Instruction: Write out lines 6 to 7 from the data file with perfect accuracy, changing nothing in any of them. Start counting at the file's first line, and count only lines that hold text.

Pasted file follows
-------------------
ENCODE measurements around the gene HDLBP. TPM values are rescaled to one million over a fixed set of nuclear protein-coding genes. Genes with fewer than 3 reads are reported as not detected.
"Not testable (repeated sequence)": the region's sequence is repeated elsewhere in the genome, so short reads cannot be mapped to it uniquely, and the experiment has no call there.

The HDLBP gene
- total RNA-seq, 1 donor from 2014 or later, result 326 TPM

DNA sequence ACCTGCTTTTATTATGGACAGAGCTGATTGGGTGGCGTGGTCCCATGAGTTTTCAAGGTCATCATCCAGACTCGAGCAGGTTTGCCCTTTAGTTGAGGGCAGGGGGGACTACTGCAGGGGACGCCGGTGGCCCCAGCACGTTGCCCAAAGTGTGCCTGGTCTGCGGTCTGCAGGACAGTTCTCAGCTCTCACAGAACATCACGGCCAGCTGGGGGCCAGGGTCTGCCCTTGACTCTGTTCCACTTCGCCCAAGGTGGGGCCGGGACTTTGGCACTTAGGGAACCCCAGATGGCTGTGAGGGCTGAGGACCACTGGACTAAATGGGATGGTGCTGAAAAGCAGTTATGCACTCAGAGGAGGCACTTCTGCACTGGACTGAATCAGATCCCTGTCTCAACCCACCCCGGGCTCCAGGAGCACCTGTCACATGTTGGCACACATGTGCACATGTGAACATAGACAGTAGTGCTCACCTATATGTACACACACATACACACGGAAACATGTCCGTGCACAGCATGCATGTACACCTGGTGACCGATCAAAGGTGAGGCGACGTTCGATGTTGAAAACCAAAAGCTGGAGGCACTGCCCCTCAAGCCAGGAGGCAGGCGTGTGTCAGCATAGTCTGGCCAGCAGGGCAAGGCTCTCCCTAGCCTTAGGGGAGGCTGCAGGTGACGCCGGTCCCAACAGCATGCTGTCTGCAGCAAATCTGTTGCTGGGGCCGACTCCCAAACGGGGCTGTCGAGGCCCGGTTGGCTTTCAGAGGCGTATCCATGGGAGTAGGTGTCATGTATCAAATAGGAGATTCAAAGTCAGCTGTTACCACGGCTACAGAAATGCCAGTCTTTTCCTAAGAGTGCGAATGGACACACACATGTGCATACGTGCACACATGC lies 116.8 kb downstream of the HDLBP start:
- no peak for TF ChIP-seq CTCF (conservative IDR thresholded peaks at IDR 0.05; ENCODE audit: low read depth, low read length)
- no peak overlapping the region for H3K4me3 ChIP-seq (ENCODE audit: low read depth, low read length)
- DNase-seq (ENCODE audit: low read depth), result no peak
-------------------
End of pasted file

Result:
- no peak for TF ChIP-seq CTCF (conservative IDR thresholded peaks at IDR 0.05; ENCODE audit: low read depth, low read length)
- no peak overlapping the region for H3K4me3 ChIP-seq (ENCODE audit: low read depth, low read length)